"As a gay Latino Floridian, as a civil rights leader and activist, I have a close connection [to the tragedy]. Ninety percent of the victims were Latinx, most were LGBTQ," he said. Further, Smith is the first LGBTQ Latinx lawmaker in Florida's history, "finally giving our community a seat at the table."
For Smith, the tragedy at Pulse raised "so many policy issues—the issue of terrorism, gun safety, LGBT equality, uninsured Latinos, mental health care. A lot of these issues are Florida-specific, because in Florida a quarter of uninsured residents are Hispanic. Florida is one of the states that refused to expand Medicaid under Affordable Care Act, and because Latino community is disproportionately affected by lack of access to health care, the victims and survivors [of Pulse] are uninsured are underinsured. A lot of issues have a spot light on them now that have risen to the top of public consciousness."
Gerrymandering and Accountability
All the state representatives that spoke with NBC Out discussed gerrymandering, and Professor Reynolds called it "one of the most pernicious, anti-democratic issues in U.S. politics."
"[It leads to a] lack of competition, lack of accountability, voter alienation and a locked-up system where people don't go into that sphere because they don't see it as influential," he said. "Nowhere in the world outside of America allows politicians to draw the district lines. It doesn't just preclude minorities from voice, it destroys the inherent vibrancy of American democracy."
Reynolds said gerrymandering discourages potential LGBTQ candidates from running for office. "Even good candidates in much of the United States are put off," he said, adding they may think it's "meaningless" to run for office in a "Republican-controlled" statehouse.
According to Rep. Brockman, gerrymandering has reduced electoral accountability in North Carolina.
"Less gerrymandering in North Carolina will force GOP to be less conservative," he said. "When Donald Trump talked about a rigged system, he was right, because we have elected officials who run in gerrymandered districts, and an electoral college map that is the favor of the GOP right now. We can't claim the U.S. to be an example of democracy for the world when the person who wins the most votes doesn't win."
The Future of the Democratic Party
Where does this leave the Democrats? In addition to addressing the Democratic deficits produced by gerrymandering, LGBTQ representatives hope the Party will stay true to its core values.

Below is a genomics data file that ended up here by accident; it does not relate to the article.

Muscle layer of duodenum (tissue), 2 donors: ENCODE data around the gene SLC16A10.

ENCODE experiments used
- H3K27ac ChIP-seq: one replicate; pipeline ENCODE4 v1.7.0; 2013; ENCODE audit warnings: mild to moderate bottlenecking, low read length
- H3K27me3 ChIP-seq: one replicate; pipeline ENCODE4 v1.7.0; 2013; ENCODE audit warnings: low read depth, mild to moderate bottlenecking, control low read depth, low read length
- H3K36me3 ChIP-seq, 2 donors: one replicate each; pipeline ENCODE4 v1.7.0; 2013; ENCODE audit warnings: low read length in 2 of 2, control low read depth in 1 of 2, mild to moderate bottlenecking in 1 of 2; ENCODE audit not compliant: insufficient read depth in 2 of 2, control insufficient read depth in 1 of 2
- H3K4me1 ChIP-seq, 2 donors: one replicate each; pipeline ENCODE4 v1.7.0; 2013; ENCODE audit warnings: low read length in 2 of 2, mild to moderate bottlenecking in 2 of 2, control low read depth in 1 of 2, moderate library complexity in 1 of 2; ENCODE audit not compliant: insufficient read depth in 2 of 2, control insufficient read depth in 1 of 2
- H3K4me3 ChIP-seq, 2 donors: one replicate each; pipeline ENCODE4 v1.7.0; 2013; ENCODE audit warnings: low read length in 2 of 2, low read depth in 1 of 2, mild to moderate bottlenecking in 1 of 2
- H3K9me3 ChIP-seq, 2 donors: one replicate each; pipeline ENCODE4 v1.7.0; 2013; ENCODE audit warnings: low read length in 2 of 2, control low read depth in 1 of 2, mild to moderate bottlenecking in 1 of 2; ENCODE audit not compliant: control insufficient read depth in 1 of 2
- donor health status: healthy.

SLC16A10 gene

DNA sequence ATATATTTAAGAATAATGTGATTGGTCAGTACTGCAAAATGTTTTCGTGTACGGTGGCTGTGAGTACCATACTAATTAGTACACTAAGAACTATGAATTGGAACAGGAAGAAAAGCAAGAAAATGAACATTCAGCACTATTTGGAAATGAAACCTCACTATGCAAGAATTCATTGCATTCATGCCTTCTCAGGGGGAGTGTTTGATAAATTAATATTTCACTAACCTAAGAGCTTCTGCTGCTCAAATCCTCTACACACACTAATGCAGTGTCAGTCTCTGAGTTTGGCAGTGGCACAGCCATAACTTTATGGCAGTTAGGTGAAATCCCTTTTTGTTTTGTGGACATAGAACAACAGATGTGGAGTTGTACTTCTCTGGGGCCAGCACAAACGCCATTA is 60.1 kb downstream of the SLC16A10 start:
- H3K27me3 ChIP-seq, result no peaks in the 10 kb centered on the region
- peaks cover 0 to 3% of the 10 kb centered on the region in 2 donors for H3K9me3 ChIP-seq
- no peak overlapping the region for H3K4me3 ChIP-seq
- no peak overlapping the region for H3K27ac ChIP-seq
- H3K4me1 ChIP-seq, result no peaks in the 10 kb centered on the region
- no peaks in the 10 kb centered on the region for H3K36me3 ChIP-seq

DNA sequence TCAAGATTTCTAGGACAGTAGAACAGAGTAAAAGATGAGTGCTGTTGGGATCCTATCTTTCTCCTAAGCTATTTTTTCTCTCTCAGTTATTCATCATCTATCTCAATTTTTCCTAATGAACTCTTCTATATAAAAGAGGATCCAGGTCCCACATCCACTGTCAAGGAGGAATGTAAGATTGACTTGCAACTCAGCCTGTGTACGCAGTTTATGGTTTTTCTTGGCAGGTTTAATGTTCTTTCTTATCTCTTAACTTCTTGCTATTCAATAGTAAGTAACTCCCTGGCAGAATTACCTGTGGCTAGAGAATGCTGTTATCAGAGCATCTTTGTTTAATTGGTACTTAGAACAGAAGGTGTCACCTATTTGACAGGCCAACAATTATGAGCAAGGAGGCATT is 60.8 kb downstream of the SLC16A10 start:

"I would just point to the scoreboard," Rep. Brockman said, adding that "2.6 million more people voted for our candidate and our issues than Donald Trump .... Democrats need to run on what we believe in and know we really did not lose this election," he added.
However, Brockman said he would like to see the party change direction moving forward. "We can't be an older party anymore," he said. "We have got to build our bench. We have got to engage the millennials more. We don't do a good enough job encouraging them to run for office."
Like Brockman, Rep. Smith emphasized the importance of re-energizing the Democratic base and message.
"It is my political goal to not only do right by my constituents, but to move the House and Senate caucus to the left," Smith said. "[We will get] new leaders in the state party by running progressives that have bold ideas that will energize the base so we can get the governor's mansion, not by running dry candidates that are reading from a watered down script that does not excite anyone. We do need to change the Democratic Party if we are going to win more elections, if we are going to elect more statewide candidates."
Smith also spoke about the growing importance of Latino voters and reaching them by discussing economic issues.
"We need to run candidates that are speaking specifically to Latino issues: obstacles to health care and immigration, the economic crisis back on the island in Puerto Rico, and we need to be bold with our vision. We need to talk about a $15 minimum wage, access to employment benefits and sick time, because that dramatically impacts minority workers … We need to be focusing on those issues -- pocketbook issues."
"A lot of Democrats were shooting for enough, and it wasn't enough," Rep. Sims said, echoing President Obama. "I sure hope there is a lot of hard revaluation happening. I hope it's self-reflection followed by action."
(Julie Moreau is a Post Doctoral Research Fellow in the Department of Women's, Gender and Sexuality Studies at Washington University in St. Louis. She tweets at @JEMoreau.)